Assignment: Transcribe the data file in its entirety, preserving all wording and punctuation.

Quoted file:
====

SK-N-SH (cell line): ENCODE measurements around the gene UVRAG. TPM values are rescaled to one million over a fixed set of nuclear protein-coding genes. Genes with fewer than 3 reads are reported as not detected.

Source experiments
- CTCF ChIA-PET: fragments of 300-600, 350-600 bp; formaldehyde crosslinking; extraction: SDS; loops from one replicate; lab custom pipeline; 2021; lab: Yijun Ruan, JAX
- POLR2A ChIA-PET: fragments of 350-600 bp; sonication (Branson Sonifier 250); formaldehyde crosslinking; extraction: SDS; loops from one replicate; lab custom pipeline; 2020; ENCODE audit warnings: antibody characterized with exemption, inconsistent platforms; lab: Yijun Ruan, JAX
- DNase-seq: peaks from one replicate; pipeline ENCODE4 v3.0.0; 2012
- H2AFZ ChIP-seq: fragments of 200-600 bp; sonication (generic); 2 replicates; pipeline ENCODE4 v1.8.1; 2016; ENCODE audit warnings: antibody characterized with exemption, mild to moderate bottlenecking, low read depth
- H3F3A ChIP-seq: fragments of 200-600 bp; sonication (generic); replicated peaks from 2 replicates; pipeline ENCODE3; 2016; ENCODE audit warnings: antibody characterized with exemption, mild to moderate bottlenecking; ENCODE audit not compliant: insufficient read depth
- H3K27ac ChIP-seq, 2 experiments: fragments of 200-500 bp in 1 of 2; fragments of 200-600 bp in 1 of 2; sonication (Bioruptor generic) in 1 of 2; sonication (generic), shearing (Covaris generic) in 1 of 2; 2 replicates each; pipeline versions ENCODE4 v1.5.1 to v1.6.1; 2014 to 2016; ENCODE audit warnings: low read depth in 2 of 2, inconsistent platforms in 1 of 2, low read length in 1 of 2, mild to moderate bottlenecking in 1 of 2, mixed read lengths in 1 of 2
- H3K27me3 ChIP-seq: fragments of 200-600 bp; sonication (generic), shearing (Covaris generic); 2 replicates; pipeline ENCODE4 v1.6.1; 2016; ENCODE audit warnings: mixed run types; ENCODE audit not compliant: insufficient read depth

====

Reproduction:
SK-N-SH (cell line): ENCODE measurements around the gene UVRAG. TPM values are rescaled to one million over a fixed set of nuclear protein-coding genes. Genes with fewer than 3 reads are reported as not detected.

Source experiments
- CTCF ChIA-PET: fragments of 300-600, 350-600 bp; formaldehyde crosslinking; extraction: SDS; loops from one replicate; lab custom pipeline; 2021; lab: Yijun Ruan, JAX
- POLR2A ChIA-PET: fragments of 350-600 bp; sonication (Branson Sonifier 250); formaldehyde crosslinking; extraction: SDS; loops from one replicate; lab custom pipeline; 2020; ENCODE audit warnings: antibody characterized with exemption, inconsistent platforms; lab: Yijun Ruan, JAX
- DNase-seq: peaks from one replicate; pipeline ENCODE4 v3.0.0; 2012
- H2AFZ ChIP-seq: fragments of 200-600 bp; sonication (generic); 2 replicates; pipeline ENCODE4 v1.8.1; 2016; ENCODE audit warnings: antibody characterized with exemption, mild to moderate bottlenecking, low read depth
- H3F3A ChIP-seq: fragments of 200-600 bp; sonication (generic); replicated peaks from 2 replicates; pipeline ENCODE3; 2016; ENCODE audit warnings: antibody characterized with exemption, mild to moderate bottlenecking; ENCODE audit not compliant: insufficient read depth
- H3K27ac ChIP-seq, 2 experiments: fragments of 200-500 bp in 1 of 2; fragments of 200-600 bp in 1 of 2; sonication (Bioruptor generic) in 1 of 2; sonication (generic), shearing (Covaris generic) in 1 of 2; 2 replicates each; pipeline versions ENCODE4 v1.5.1 to v1.6.1; 2014 to 2016; ENCODE audit warnings: low read depth in 2 of 2, inconsistent platforms in 1 of 2, low read length in 1 of 2, mild to moderate bottlenecking in 1 of 2, mixed read lengths in 1 of 2
- H3K27me3 ChIP-seq: fragments of 200-600 bp; sonication (generic), shearing (Covaris generic); 2 replicates; pipeline ENCODE4 v1.6.1; 2016; ENCODE audit warnings: mixed run types; ENCODE audit not compliant: insufficient read depth